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Different Countries, Different Journalists? A Cross-National Comparison of Editors of Foreign News on Television

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Abstract:

This final paper goes beyond the bilateral “confrontations” between editors and their products and the public in order to identify underlying factors influencing their decisions in general. Based on the entire corpus of interview transcripts, the analysis will account for everything said by the respondents with reference to their self-conception, their vision of norms and resources and other factors influencing their work as gatekeepers. Recurring patterns in the statements will be grouped into a typology, which is then considered with respect to different journalistic cultures – national, transnational, structural (public vs. private), or other. Given the rich data gathered on the journalists’ careers and positions in their respective media organizations, as well as detailed insights on their structures and inner workings, this information will be related to the above-mentioned differences and variations. Differences among types of respondents are visible through their specific perceptions of the world and their audiences, as well as the selection criteria and the general understanding of journalism in their societies. Obvious discrepancies between the empirical findings of the content analysis, the survey and the journalists’ viewpoints, as elaborated in the previous presentations, significantly highlight the differences among various types of journalists. Given the many levels on which differences occur we also provide a tentative answer to the question to what extent structural or national factors are actually responsible for a different perspective on foreign news in TV and to what extent these differences are idiosyncratic to individual journalists.
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Association:
Name: International Communication Association
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http://www.icahdq.org


Citation:
URL: http://citation.allacademic.com/meta/p487999_index.html
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MLA Citation:

Quandt, Thorsten., Belo, Antonio., Chan, Joseph., Sendin, André., von Pape, Thilo. and Wang, Tai-Li. "Different Countries, Different Journalists? A Cross-National Comparison of Editors of Foreign News on Television" Paper presented at the annual meeting of the International Communication Association, TBA, Boston, MA, <Not Available>. 2014-11-26 <http://citation.allacademic.com/meta/p487999_index.html>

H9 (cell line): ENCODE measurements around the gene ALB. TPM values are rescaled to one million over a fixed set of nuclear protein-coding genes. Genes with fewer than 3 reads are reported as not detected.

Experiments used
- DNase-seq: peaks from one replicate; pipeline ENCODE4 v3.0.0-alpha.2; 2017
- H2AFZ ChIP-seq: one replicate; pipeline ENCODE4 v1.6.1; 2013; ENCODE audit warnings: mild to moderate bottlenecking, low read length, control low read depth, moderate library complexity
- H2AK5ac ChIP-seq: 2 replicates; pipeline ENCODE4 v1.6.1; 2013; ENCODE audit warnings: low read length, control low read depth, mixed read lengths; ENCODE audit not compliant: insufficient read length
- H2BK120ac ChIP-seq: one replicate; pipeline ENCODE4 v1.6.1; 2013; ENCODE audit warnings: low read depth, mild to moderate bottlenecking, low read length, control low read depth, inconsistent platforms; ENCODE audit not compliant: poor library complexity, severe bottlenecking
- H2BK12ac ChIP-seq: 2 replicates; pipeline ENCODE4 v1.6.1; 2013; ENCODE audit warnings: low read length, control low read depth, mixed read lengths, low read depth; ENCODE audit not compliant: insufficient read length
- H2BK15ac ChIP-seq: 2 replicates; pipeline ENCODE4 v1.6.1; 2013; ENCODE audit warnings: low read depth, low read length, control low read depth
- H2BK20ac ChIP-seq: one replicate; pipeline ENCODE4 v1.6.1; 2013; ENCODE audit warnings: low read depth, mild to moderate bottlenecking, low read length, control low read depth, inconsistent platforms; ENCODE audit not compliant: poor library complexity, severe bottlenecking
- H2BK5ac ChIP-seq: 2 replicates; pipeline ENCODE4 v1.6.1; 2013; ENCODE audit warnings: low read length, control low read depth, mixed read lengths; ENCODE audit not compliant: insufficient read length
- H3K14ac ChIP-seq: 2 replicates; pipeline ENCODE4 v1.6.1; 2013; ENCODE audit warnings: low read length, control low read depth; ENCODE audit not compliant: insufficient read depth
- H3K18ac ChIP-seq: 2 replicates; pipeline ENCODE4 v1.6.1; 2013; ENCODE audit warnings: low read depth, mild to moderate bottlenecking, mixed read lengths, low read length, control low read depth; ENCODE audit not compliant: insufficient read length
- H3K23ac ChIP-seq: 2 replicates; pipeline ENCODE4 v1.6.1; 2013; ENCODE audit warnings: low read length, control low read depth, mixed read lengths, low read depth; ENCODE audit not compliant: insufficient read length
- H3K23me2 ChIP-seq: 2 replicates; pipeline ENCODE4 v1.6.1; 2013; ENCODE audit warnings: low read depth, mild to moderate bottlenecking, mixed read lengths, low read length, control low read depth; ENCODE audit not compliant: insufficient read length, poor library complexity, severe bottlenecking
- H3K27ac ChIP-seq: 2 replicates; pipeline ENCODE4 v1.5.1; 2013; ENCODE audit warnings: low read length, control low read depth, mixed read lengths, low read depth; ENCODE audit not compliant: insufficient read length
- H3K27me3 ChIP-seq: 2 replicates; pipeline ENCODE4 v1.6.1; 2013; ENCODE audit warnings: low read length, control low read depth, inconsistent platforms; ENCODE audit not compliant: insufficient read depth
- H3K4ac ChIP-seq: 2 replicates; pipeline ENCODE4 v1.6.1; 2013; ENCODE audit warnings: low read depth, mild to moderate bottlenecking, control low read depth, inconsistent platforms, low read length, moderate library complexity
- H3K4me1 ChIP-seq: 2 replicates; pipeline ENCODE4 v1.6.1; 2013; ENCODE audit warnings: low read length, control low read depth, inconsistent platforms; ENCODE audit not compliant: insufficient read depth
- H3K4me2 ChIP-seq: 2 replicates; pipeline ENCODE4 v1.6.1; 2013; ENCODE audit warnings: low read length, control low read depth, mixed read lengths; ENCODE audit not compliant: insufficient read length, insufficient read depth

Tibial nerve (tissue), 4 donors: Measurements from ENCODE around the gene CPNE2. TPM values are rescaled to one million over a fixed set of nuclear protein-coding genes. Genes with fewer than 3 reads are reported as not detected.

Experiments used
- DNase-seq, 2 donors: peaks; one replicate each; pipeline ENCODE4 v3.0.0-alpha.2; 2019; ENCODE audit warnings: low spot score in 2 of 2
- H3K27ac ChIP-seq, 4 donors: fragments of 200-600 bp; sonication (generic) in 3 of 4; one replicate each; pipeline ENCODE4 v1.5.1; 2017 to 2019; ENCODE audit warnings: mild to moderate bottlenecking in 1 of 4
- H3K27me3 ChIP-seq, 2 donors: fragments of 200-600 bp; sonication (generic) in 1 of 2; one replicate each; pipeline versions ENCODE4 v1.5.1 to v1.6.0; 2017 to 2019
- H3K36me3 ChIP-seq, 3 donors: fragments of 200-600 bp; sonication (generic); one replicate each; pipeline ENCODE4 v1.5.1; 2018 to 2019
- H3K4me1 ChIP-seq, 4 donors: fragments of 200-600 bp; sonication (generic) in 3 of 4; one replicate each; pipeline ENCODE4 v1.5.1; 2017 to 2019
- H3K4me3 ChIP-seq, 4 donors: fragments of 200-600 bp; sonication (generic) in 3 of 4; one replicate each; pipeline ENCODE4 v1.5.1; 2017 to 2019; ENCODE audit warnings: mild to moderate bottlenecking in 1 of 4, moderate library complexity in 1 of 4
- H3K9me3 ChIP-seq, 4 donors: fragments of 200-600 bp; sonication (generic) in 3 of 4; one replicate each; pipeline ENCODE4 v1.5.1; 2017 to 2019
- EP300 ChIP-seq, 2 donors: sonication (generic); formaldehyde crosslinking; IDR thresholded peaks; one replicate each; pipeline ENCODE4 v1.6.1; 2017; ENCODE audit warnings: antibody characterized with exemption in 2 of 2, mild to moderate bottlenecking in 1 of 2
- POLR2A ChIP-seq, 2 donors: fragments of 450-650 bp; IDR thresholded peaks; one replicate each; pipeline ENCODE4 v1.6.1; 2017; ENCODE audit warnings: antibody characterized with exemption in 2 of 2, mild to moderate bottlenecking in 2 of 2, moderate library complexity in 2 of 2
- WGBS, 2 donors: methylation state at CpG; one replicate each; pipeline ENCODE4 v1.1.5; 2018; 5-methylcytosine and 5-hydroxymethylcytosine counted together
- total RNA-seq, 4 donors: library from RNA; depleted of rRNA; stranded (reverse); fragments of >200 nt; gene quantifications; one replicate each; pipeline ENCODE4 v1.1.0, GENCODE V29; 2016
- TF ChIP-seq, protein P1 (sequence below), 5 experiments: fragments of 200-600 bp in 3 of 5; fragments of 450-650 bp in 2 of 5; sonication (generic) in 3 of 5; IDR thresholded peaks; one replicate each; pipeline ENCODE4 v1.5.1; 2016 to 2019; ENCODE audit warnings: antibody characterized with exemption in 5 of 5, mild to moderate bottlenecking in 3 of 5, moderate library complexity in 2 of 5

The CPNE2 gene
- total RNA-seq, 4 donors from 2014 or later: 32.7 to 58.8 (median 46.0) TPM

APA Citation:

Quandt, T. , Belo, A. J., Chan, J. M., Sendin, A. , von Pape, T. and Wang, T. "Different Countries, Different Journalists? A Cross-National Comparison of Editors of Foreign News on Television" Paper presented at the annual meeting of the International Communication Association, TBA, Boston, MA <Not Available>. 2014-11-26 from http://citation.allacademic.com/meta/p487999_index.html

Publication Type: Session Paper
Abstract: This final paper goes beyond the bilateral “confrontations” between editors and their products and the public in order to identify underlying factors influencing their decisions in general. Based on the entire corpus of interview transcripts, the analysis will account for everything said by the respondents with reference to their self-conception, their vision of norms and resources and other factors influencing their work as gatekeepers. Recurring patterns in the statements will be grouped into a typology, which is then considered with respect to different journalistic cultures – national, transnational, structural (public vs. private), or other. Given the rich data gathered on the journalists’ careers and positions in their respective media organizations, as well as detailed insights on their structures and inner workings, this information will be related to the above-mentioned differences and variations. Differences among types of respondents are visible through their specific perceptions of the world and their audiences, as well as the selection criteria and the general understanding of journalism in their societies. Obvious discrepancies between the empirical findings of the content analysis, the survey and the journalists’ viewpoints, as elaborated in the previous presentations, significantly highlight the differences among various types of journalists. Given the many levels on which differences occur we also provide a tentative answer to the question to what extent structural or national factors are actually responsible for a different perspective on foreign news in TV and to what extent these differences are idiosyncratic to individual journalists.


Similar Titles:
Domestication of Foreign Emotion: A Cross-Cultural Comparison Over News Representation in 2011 Japan Earthquake by Journalists From China, Hong Kong, and Taiwan

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Medialization of European Foreign Policy - a cross-time, cross-national comparison

The First Time is the Hardest? A Cross-National and Cross-Issue Comparison of First-Time Protest Participants Based on Protest Surveys in Eight Countries.


 
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